David Fajgenbaum, MD, MBA, MSc: Important Diagnostic Tests

What other tests are important in her diagnostic workup?

In this patient, based on the pathology features that were seen, we’re thinking that this could be Multicentric Castleman Disease. So the first thing that we need to do is LANA-1 staining. LANA-1 will tell us if this patient is HHV-8-positive. HHV-8 or KSHV is a virus that typically replicates and can cause a systemic inflammatory syndrome which results in Multicentric Castleman Disease. We know that this typically occurs in patients who are immunocompromised, whether it’s through the HIV virus or for some other reason. So the first step is to figure out is this patient HHV-8-positive or negative. In HHV-8-positive MCD, we know that the HHV-8 virus typically replicates in B-cells and then secretes cytokines. It causes a cytokine storm in the lymphoproliferation. That is Castleman Disease. It’s the viral replication in the virus that’s driving the disease.

Now, in HHV-8-negative Multicentric Castleman Disease, there’s a very similar cytokine storm and also lymphoproliferation, but we’re not sure what’s causing the cytokine storms. So that’s why we call it HHV-8-negative or idiopathic Multicentric Castleman Disease. So it’s really important to do that LANA-1 stain and then if it’s LANA-1 negative, you’re leaning towards idiopathic Multicentric Castleman Disease. But it’s really important to still consider some additional diseases that can overlap or mimic Multicentric Castleman Disease, and that’s Hodgkin lymphoma, non-Hodgkin lymphoma. You want to perform a bone marrow biopsy to make sure there’s no clonality within the bone marrow. But, at this stage, we’re really thinking, based on the previous labs and the lymph node pathology that this is idiopathic Multicentric Castleman Disease of what’s called the plasmacytic subtype.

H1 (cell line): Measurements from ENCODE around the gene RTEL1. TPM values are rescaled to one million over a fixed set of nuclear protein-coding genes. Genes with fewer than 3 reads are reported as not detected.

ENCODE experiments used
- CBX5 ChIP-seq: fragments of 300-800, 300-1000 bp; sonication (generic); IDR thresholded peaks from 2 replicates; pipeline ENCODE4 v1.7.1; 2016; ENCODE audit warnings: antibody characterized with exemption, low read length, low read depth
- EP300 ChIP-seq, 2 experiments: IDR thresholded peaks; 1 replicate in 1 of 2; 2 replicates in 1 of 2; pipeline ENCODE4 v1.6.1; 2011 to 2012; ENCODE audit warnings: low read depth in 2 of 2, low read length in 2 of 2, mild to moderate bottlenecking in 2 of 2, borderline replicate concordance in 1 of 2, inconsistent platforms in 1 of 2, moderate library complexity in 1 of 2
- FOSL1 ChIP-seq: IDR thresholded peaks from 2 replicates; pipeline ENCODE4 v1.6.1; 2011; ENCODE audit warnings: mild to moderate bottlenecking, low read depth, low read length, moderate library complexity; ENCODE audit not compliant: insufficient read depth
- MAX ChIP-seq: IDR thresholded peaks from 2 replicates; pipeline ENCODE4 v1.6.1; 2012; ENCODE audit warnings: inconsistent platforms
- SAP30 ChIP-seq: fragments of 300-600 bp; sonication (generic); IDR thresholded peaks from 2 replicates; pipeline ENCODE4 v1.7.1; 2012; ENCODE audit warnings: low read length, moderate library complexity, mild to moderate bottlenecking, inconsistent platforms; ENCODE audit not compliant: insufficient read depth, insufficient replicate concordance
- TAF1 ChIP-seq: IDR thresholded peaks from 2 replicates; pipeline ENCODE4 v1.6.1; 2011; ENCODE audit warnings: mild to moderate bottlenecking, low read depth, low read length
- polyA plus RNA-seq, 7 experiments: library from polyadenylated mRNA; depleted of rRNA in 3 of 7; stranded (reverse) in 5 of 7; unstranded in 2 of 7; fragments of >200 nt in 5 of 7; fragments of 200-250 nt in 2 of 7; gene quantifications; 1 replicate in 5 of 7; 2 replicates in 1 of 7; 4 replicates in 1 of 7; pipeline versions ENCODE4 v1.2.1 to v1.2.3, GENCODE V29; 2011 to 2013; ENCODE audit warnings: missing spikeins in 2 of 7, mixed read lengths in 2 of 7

Multicentric Castleman Disease: Case 1

Mary is a 13-year old female who presents with a 10-month history of night sweats, fatigue, and weight loss. She presents to urgent care with complaints of flu-like symptoms. Her physical exam is notable for bilateral cervical lymphadenopathy (1-2 cm), mild splenomegaly, and mild edema. She has no neuropathy and no joint pain. She is referred to a hematologist to rule out lymphoma. Her medical history is unremarkable. Her family history is relevant for a mother with systemic lupus erythematous and father who died from colon cancer at 65 years old.

At the hematology office, the following laboratory abnormalities are noted:

  • Anemia (Hgb 11 gm/dL), elevated CRP (35mg/L) and ESR (80mm/hr), elevated platelets (400,000/mK), Igs (IgG: 4500 mg/dL, IgM: 1500mg/dL, IgA: 300mg/dL).
  • Negative ANA, negative dsDNA, anti-Smith and anti-phosholipid antibodies; monospot negative.
  • PET scan showed generalized lymphadenopathy with a maximum SUV of 4.5; FNA of the Lymph node is uninformative. She was referred to a general surgeon for excisional lymph node biopsy.

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